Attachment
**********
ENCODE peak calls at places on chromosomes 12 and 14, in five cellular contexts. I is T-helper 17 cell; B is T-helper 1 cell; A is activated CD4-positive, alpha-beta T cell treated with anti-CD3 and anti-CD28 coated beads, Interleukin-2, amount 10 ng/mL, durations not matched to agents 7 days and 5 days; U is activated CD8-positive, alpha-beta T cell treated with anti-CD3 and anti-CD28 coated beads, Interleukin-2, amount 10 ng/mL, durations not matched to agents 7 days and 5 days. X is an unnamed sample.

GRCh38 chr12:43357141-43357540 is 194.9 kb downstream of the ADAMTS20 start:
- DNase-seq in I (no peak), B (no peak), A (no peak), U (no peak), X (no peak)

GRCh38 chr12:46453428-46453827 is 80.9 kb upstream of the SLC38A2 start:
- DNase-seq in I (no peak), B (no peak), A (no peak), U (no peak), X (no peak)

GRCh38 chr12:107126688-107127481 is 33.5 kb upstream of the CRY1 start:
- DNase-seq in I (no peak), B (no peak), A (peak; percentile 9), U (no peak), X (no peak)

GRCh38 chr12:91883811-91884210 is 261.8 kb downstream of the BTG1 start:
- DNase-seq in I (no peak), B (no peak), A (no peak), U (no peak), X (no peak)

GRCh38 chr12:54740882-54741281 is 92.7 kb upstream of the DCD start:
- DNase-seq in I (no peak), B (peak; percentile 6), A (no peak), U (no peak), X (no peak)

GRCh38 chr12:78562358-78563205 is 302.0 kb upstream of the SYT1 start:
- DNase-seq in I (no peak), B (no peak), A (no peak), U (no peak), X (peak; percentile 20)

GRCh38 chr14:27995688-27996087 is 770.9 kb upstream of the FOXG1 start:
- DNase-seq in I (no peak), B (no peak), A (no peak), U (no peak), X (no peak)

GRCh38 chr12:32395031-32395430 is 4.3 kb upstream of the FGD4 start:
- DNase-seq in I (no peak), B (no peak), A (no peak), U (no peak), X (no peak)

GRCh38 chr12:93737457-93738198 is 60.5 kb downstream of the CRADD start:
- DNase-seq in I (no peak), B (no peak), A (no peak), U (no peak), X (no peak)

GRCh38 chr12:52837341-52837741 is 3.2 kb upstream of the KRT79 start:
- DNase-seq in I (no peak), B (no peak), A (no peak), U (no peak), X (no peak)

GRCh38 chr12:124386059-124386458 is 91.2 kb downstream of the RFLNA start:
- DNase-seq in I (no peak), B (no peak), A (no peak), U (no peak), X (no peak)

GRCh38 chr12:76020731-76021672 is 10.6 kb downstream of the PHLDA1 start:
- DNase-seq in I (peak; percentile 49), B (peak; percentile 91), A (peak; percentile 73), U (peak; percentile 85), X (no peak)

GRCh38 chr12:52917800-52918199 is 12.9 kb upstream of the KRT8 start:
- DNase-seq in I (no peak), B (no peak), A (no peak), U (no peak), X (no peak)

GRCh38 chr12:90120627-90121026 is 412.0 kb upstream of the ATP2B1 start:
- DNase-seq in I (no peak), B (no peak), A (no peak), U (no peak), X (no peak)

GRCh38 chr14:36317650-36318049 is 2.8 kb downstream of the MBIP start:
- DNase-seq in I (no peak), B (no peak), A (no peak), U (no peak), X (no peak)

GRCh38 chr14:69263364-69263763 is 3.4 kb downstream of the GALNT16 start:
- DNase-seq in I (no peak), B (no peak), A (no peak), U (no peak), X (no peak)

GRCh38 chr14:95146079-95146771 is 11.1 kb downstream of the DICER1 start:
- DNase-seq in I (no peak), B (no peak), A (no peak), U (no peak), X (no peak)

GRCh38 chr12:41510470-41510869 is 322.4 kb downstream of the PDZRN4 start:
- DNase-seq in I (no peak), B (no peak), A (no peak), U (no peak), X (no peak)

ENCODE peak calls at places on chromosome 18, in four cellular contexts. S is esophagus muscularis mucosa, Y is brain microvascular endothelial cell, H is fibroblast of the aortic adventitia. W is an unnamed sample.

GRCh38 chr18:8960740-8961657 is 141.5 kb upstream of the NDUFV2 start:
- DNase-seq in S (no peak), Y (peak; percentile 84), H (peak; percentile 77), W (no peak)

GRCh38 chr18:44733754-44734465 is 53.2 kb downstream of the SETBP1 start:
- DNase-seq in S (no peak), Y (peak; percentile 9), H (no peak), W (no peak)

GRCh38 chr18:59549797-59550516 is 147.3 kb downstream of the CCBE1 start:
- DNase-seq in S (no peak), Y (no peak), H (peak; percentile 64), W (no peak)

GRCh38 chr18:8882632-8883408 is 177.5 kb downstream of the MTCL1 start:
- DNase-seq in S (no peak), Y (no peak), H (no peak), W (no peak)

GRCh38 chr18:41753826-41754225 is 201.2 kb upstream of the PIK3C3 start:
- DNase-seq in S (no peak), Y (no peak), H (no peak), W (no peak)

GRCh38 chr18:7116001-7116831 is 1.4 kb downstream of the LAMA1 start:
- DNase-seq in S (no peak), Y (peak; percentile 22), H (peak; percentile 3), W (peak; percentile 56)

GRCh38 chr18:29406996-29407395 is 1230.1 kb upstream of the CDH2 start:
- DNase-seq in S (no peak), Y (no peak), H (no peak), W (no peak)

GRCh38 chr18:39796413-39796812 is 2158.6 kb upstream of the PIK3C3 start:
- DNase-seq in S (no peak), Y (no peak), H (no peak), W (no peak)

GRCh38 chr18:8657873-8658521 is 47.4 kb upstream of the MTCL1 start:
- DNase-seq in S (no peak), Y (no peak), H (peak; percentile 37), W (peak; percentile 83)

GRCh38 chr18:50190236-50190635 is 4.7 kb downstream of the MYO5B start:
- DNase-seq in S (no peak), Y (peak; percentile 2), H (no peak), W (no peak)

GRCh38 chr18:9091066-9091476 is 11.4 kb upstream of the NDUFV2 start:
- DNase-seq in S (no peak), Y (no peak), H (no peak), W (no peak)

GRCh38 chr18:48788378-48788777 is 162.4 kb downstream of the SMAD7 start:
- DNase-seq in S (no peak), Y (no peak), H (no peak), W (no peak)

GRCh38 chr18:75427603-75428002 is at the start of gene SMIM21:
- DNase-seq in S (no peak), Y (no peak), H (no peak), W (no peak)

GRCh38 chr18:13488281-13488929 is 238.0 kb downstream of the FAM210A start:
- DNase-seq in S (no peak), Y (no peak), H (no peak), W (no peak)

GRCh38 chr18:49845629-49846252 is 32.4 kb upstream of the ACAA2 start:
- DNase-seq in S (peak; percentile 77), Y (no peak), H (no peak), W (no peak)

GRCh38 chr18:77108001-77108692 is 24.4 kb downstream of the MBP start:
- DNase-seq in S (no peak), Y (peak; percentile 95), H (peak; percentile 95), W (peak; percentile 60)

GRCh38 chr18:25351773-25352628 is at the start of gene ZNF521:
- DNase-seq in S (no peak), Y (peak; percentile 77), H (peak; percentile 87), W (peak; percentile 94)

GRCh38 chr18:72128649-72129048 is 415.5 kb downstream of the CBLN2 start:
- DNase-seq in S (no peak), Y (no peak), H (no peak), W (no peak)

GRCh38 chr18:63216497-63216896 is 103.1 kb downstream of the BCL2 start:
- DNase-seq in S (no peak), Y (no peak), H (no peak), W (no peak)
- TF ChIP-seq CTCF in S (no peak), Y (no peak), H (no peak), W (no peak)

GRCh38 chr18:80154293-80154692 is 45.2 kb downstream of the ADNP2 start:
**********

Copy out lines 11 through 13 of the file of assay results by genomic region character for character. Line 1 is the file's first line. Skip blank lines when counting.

- DNase-seq in I (no peak), B (peak; percentile 6), A (no peak), U (no peak), X (no peak)

GRCh38 chr12:78562358-78563205 is 302.0 kb upstream of the SYT1 start:
- DNase-seq in I (no peak), B (no peak), A (no peak), U (no peak), X (peak; percentile 20)